I always say that winning brands know the “business” they’re in…and it’s NOT the products they sell. For example, Oreo is NOT in the “cookie” business, Ben & Jerry’s is NOT in the “ice cream” business and Starbucks is NOT in the “coffee” business. Those are simply the categories they each compete in. I believe that winning brands are in the business of selling their “core value” and today’s brand is no exception. Cheerios is NOT in the “cereal” business and if you listen further, I will explain why in just ‘One Word’.
If you’re like me, then I would venture to say that as a kid, you loved cereals like Cocoa Pebbles, Frosted Flakes and Sugar Smacks…not only for their sweet taste, but also for the toys and prizes inside the box. However, I bet that before you came to love these sugary breakfast treats, your first exposure to cereal was a high chair tray full of cheerios? Why? Because they dissolve easily without having to be chewed, which means they’re less likely to cause choking.
So where did this classic brand Cheerios originate, and how did it get its iconic shape?
Well I’m about to tell you!
Before the invention of Cheerios, the breakfast cereal landscape was by no means exciting. Depression-era families were faced with early mornings either eating mushy hot cereal that had to be cooked before serving, or corn-based cold cereals, such as Wheaties and Corn Flakes. Then in 1941, General Mills launched Cheerios.
HERE’S A FUN FACT: This cereal was originally called Cheerioats in an attempt to emphasize the healthy, more wholesome aspects of this new product.
However, the distinctive ‘O’ shaped, puffed-oat product almost didn’t come to fruition. General Mills tasked physicist and employee Lester Borchardt with inventing a machine that would transform oat dough into a crunchy, ready-to-eat puffed cereal. After spending tons of money and time and failing to perfect this technique, the team was told to stop the project. However, Borchardt thought the idea was sound and decided to keep going. Two months later, General Mills had a new cereal named Cheerioats and they changed the cereal landscape forever. General Mills overcame one final challenge when Quaker Oats claimed that the word “oats” in the name was an infringement on their trademark. Thus in 1945, General Mills pivoted and named their cereal Cheerios.
For the first 30 or so years, eating a bowl of Cheerios meant eating a product made from the original, classic recipe. That changed in the late 70’s when Honey Nut Cheerios was launched. Since that time, Honey Nut Cheerios has become such a favorite that not only does it outsell the original Cheerios flavor, but also it has been the number one cereal in America every year since 2009. This new flavor even led to the birth of the bumblebee (named BuzzBee) that became the official mascot for Cheerios.
HERE’S ANOTHER FUN FACT: Because Thanksgiving is my all-time favorite holiday, I wanted to highlight that on the 20th anniversary of Honey Nut Cheerios, BuzzBee became the first and only-ever bee balloon in the Parade’s history. BuzzBee also floated above the crowds as the first-ever cereal mascot balloon.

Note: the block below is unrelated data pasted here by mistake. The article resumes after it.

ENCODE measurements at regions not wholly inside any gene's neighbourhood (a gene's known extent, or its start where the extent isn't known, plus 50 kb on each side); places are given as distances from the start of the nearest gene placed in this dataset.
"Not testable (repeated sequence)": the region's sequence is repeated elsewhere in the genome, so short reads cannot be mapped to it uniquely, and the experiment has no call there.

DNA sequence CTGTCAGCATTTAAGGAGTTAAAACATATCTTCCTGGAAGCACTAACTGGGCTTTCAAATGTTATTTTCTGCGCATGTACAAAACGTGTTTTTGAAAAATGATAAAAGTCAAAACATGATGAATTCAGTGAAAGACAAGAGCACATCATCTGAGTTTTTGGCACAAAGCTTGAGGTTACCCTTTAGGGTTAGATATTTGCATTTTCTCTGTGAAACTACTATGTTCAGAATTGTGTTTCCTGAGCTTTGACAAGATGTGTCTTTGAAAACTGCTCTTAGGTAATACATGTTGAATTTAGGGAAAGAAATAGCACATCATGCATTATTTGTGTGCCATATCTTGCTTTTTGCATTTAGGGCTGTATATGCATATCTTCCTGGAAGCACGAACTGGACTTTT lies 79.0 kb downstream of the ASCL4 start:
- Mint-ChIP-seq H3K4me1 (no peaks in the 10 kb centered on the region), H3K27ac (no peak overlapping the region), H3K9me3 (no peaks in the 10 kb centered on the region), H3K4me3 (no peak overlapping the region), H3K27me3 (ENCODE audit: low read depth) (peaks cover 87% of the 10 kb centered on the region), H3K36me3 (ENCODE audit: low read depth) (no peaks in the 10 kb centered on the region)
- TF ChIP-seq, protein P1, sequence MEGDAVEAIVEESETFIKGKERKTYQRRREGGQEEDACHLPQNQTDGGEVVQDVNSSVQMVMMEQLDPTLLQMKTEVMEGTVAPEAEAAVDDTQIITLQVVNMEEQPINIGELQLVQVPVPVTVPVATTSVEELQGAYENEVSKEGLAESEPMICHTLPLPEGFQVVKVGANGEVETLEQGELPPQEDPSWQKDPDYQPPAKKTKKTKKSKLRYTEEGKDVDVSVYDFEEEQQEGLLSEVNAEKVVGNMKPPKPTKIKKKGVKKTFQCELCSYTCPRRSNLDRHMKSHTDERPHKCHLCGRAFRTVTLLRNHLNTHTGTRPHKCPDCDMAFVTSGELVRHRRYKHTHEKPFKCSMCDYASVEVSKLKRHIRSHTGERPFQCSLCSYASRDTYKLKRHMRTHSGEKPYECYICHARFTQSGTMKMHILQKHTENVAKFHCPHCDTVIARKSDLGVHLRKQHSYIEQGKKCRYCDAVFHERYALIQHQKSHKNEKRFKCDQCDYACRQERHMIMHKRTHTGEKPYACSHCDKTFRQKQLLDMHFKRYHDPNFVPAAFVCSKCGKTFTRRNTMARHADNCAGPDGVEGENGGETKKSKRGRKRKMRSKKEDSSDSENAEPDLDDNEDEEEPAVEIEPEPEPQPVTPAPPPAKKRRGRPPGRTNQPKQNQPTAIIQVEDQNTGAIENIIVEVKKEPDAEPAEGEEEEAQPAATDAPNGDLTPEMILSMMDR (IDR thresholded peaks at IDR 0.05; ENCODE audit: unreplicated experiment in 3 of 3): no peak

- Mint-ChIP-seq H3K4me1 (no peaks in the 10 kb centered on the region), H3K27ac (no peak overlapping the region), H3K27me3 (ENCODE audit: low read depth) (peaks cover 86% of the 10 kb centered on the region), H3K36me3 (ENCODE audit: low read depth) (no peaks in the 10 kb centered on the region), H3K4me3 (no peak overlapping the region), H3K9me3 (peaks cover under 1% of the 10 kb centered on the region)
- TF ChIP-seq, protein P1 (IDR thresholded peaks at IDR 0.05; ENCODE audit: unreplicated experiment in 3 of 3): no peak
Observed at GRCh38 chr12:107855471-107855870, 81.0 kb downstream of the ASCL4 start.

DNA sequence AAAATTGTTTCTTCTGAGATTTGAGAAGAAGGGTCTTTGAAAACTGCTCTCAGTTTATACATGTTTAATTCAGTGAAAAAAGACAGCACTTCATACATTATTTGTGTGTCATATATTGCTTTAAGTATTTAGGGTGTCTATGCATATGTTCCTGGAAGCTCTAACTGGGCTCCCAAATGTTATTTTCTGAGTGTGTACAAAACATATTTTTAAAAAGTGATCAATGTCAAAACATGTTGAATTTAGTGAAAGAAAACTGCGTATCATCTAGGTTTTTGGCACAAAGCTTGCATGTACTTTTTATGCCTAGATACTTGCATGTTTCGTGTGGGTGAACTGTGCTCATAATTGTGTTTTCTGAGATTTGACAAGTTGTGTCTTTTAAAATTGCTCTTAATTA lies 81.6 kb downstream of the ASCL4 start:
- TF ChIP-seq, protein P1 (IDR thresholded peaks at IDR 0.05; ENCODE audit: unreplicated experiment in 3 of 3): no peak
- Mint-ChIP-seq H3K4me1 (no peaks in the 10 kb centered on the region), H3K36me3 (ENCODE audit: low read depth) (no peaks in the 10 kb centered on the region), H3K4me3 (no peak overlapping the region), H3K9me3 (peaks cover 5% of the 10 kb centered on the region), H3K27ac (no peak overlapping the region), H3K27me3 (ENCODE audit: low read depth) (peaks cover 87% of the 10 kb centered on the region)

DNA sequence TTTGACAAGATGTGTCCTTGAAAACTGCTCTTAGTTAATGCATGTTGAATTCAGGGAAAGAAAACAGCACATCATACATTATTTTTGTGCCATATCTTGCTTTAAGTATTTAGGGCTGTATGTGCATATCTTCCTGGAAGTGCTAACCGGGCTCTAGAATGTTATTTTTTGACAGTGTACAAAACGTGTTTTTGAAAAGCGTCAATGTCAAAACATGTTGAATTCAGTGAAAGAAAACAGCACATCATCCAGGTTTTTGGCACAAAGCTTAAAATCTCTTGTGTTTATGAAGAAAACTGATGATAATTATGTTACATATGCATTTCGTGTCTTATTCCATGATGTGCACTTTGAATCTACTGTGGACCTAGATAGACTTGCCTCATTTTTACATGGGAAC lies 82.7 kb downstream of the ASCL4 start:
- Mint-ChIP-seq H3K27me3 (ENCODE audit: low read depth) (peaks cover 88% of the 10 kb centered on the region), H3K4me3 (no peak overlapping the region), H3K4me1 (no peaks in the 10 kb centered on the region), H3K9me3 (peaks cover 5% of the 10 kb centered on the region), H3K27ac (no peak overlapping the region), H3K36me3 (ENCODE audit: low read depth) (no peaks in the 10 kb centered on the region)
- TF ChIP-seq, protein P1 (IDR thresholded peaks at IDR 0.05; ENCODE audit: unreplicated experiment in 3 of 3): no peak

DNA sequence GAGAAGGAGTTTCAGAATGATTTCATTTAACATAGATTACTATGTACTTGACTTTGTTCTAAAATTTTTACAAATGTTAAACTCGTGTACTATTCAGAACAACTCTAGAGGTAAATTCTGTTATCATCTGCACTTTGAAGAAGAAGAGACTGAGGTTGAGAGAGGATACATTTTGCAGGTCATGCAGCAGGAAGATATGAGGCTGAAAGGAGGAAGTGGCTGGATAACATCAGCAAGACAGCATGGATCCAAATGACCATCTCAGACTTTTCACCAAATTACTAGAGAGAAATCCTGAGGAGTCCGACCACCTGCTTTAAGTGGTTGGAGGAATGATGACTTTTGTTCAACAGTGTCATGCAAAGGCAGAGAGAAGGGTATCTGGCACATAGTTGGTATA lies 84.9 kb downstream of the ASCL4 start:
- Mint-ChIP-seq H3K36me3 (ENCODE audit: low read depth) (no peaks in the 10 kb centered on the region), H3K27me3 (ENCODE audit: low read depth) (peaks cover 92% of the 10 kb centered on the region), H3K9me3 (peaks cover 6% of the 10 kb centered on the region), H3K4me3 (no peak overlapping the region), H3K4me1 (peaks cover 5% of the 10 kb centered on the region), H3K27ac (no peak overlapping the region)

The Cheerios brand team has been trying to associate their cereal with a healthy diet since its introduction, and commercials in the 1950s promised that eating Cheerios would promote “healthy nerves” and “good red blood.”
But in the late 2000s, a series of marketing claims landed the company in hot water. Cheerios claimed that switching to their cereal for breakfast could reduce “bad” cholesterol levels by four percent in just six weeks, and would prevent heart disease and cancers of the colon and stomach. These claims were present on the product’s packaging, website, and were even announced in supermarkets.
The FDA was not having it and shot back with a letter to General Mills stating that its claims about the health benefits of eating Cheerios would reclassify the cereal as a drug because it was “intended for use in the prevention, mitigation and treatment of disease.”
The FDA demanded that Cheerios either apply for classification as a cholesterol-lowering drug or change the wording on the boxes. The company complied by changing the labeling to read as follows:
“Three grams of soluble fiber daily from whole grain oat foods, like Cheerios™ and Honey Nut Cheerios™ cereal, in a diet low in saturated fat and cholesterol, MAY reduce the risk of heart disease. Cheerios provides 1 gram per serving. Honey Nut Cheerios provides .75 grams per serving. While many factors affect heart disease, diets low in saturated fat and cholesterol MAY reduce the risk of this disease.”
Just a side note: Having developed and launched the Planters NUTrition line of nuts in 2005, we had these same HEART-HEALTHY challenges with the FDA and had to put the following claim on all of our cans:
“Scientific evidence suggests but does not prove that eating 1.5 ounces per day of most nuts (such as almonds, hazelnuts, peanuts, pecans, pistachios, and walnuts) as part of a diet low in saturated fat and cholesterol MAY reduce the risk of heart disease”
It’s amazing how the ‘One Word’ – MAY – can keep the FDA away!
General Mills is so committed to empowering people to live a HEART-HEALTHY lifestyle that it launches annually limited-edition boxes with happy heart-shaped Cheerios, along with the iconic “O”.
If there’s one thing I know for sure, it’s this:
Your product is NOT your brand.
Your brand is your Core Value…AND
You use your product as the vehicle to drive your Core Value.
Cheerios uses their cereal to drive their Core Value of HEART-HEALTHY.
It appears that every month is HEART-HEALTHY month at Cheerios – not just February! So the next time you’re looking to do something healthy for your heart, remember this:
HEART-HEALTHY is how Cheerios SCORES.
I’m Rich Keller, The CATALYST and see you next time on The CATALYST Effect!